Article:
Britz, Peter Kosminsky’s Bafta-winning 2007 drama, is a story about British Muslim siblings – one who gets a job at MI5; the other, alienated by foreign and domestic policy and the relentless targeting of her peers, who is drawn to terrorism. How do “home-grown” terrorists “grow”? What price the laws of the state when family is involved? Is “diversity” in UK institutions nothing but a mutual selling out?
Its two-part structure allowed Britz first to give us Riz Ahmed’s Sohail working for the British state, then Manjinder Virk’s Nasima for Islamism. The action moved from UK campuses, to the corridors of power, and to Pakistan. It ended in the public spaces of capitalist London, with one sibling in a white salwar kameez, pregnant with an explosive vest, and the other holding her tightly with love. The drama was trailed with the question: “Whose side are you on?”
Kamila Shamsie’s seventh novel, Home Fire, longlisted for the Man Booker Prize, poses these questions using similar plot lines and locations. The perspective is widened to five points of view. Isma is the moderate elder sister to twins – the beautiful, passionate and streetwise Aneeka and her brother, Parvaiz, a lost soul with abandonment issues. He is easy prey when radicalisation offers to fill the void. Then there is Eamonn, the Pakistani-Irish (and wholly upper-class British) son of Karamat Lone, a career politician, appointed as the UK home secretary with a brief to defuse tensions between communities, inspire a sense of “British values” in young Muslims and be the brown face of the establishment.
The motives of the five characters are complex yet simple: they are bound by honour, loyalty and duty. Fiery love – particularly Aneeka’s for Parvaiz and Eamonn, her two “homes” – gives a heart-stopping momentum to this book.
The novel takes its cue from Sophocles’s tragedy Antigone, in which a young woman is caught between laws on burial rites laid down by her uncle and those of her faith. She risks death if she follows her religion. The horrific alternative is that she leaves her brother’s body outside the city walls, to be eaten by dogs.
Shamsie has written about the post-9/11 resonances of the Greek text – notably in a critique of Joydeep Roy-Bhattacharya’s Afghanistan-set The Watch (2012). In her own novel, Antigone serves as a reminder that Western civilisation is constructed – as perhaps all civilisations are – upon ancient myths both brutal and bloody, and that women bear the brunt when the law seeks to override the bonds of faith, family and shared humanity.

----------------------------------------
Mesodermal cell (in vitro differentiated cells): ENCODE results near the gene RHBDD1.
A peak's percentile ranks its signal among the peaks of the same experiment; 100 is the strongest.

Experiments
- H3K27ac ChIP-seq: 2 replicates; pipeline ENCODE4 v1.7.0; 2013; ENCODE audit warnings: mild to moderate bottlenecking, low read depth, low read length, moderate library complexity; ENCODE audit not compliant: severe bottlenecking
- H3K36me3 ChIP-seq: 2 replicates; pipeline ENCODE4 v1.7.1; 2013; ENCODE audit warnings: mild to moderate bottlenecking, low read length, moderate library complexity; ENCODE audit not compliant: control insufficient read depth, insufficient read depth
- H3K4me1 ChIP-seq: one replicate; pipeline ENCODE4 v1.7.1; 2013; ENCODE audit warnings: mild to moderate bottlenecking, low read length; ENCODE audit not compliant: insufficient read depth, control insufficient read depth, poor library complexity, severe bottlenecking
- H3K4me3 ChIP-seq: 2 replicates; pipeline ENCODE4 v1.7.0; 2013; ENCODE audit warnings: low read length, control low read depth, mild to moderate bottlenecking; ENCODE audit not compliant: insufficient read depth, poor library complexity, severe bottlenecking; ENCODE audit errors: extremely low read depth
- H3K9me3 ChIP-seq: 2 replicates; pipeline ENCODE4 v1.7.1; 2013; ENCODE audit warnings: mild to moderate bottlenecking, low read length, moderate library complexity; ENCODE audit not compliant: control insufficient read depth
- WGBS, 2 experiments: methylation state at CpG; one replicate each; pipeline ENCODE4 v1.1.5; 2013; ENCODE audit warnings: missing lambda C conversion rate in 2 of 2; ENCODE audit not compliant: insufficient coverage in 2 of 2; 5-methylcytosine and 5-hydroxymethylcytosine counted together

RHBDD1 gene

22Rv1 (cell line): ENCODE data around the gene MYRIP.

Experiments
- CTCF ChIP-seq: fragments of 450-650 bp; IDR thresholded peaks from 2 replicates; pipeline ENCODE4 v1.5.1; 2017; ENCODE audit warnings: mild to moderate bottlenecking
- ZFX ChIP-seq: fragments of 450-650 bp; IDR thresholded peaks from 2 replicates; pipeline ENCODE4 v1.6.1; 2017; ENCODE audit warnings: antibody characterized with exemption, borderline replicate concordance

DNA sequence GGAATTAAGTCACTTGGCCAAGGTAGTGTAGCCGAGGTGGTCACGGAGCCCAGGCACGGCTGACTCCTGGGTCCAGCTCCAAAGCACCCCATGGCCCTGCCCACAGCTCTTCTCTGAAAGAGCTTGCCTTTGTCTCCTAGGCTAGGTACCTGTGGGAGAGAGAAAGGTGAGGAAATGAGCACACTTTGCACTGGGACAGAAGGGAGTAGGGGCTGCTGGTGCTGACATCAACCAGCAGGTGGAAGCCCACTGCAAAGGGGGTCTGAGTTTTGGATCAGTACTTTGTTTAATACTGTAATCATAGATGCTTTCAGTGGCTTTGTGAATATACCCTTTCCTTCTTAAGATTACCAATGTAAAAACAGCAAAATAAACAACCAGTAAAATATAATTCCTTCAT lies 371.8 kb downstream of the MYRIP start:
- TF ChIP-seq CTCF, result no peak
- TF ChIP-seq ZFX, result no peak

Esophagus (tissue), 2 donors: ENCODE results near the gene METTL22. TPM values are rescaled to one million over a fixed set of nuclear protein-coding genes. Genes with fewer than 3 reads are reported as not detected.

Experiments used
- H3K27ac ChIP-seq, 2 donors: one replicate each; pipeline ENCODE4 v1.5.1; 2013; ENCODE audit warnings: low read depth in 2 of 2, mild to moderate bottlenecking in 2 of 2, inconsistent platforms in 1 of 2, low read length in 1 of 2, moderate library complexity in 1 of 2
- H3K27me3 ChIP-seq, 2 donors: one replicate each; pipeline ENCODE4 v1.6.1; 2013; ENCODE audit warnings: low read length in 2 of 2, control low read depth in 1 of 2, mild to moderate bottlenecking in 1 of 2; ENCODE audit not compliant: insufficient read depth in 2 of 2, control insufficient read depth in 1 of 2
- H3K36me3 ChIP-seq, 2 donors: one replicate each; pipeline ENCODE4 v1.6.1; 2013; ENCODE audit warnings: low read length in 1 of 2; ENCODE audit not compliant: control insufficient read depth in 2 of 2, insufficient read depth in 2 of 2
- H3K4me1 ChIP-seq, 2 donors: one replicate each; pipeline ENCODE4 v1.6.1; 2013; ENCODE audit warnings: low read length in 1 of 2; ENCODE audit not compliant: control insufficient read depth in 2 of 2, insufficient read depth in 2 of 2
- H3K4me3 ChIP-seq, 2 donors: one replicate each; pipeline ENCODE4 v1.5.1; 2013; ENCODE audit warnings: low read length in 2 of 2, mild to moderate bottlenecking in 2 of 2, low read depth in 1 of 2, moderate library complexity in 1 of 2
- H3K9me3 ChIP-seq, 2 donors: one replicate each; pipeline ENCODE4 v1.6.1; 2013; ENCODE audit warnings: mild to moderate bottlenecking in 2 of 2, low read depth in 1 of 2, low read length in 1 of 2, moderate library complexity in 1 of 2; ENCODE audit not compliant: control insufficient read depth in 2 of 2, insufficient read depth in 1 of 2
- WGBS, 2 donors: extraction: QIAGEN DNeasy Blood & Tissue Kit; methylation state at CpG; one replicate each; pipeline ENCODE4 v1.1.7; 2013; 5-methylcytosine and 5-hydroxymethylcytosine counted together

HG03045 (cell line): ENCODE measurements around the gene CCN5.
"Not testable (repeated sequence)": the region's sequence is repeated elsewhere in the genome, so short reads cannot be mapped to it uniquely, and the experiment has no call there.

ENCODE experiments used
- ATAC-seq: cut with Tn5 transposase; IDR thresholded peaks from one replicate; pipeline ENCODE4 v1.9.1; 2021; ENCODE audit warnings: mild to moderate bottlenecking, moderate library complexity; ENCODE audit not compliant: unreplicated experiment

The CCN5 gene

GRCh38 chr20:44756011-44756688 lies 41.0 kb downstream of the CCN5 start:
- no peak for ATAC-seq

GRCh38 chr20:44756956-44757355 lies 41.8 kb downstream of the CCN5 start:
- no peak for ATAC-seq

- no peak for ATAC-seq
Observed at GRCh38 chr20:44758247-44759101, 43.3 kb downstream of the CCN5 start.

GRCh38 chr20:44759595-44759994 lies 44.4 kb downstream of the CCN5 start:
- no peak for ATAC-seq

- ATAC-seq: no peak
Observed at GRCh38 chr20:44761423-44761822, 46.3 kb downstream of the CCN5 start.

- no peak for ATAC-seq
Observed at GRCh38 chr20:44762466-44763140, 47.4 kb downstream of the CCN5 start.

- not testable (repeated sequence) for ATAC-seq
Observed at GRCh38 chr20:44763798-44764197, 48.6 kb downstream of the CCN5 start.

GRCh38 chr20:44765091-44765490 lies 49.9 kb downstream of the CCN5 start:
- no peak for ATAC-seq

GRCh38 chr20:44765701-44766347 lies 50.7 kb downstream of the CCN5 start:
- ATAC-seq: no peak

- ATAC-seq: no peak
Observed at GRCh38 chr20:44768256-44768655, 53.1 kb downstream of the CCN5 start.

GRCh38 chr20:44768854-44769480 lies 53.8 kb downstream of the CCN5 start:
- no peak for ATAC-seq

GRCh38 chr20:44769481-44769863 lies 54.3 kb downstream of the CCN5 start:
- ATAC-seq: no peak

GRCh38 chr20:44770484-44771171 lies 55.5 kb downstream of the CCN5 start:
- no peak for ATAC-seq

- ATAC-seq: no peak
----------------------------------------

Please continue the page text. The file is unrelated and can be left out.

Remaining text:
Shamsie expertly distils a vast socio-political landscape into human bodies – the receptacles for our mixed identities. In dissecting these, she offers tidbits of street reality to the literary establishment. Riz Ahmed, in his essay for the collection The Good Immigrant, writes about the harassment that Muslims face at airports. Shamsie opens with this happening to Isma at the American border.
Overly expository dialogue references the dangers of “GWM” (“googling while Muslim”), and the joke – often heard among young multiracial groups – about whether a certain kind of beard identifies a man as a “hipster or Muslim” (that is, a terrorist) is threaded through a chapter. Then there is the trope of the eroticisation of the hijab by the Western gaze: Aneeka, naked except for her white veil, its “colours contrasting” with her brown skin, touches her nipple through the fabric and asks Eamonn, who is struggling with his mixed-race identity, “Leave this on?” The scene is all the more provocative given that Eamonn’s ex-girlfriend was a rich white girl, described by his father as the living embodiment of a cold, dead fish.
The ancient war between Christianity and Islam is evoked by blood, shed across the world. Aneeka’s lost father, Adil Pasha (say it quickly and it sounds like “Oedipus”), and his peers undertake jihad from Bosnia to Bagram, risking death or torture in “a prison outside the law”. Adil’s life and the manner of his death affect all of the characters. The book argues that we are all responsible – regardless of geography, race and class (explored in unlikely extracts from imagined tabloid newspapers that reduce “Aneeka” to “knickers”) – for the morality and security decisions of the state.
As well as the echoes of names from Antigone, a deeper sonic landscape resonates: Eamonn has excellent hearing, catching rain “pinging off bricks”; Parvaiz records samples of his sister’s voice, even as he becomes a sound recordist in Isis’s media wing.
The rest of the background, geographic and emotional, is hazy. This taps into Antigone’s mythical world, but prevents Home Fire attaining the depth that it needs to spark the empathy to fully convince. While appreciating the poetic flashes – a memory of the siblings cooking together evokes violence through the knife; the image of trains passing evokes empire – readers might also wish that the writing didn’t so often explain its nuances, forming a distancing screen.
The touching of hands to windows in an attempt to reach those in the outside world, “as if fate wanted them together but the wheels of plot wouldn’t allow it”, is a repeated metaphor in the novel. Connection is striven for as if through glass or ice, and finally through the potential of love to melt it. The book is at its best in the articulation of this hope.
The urgent relevance of Home Fire lies partly in its critique of media bias – newspapers, TV, film and social media feature throughout. The novel’s last scene also powerfully rethinks the explosive ending of Britz, instead offering a silent moment on which Shamsie presses pause, not wanting her world to descend even further into darkness.
Preti Taneja’s novel “We That Are Young” is published by Galley Beggar Press
Bloomsbury Circus, 272pp, £16.99
This article appears in the 06 Sep 2017 issue of the New Statesman, Corbyn’s next move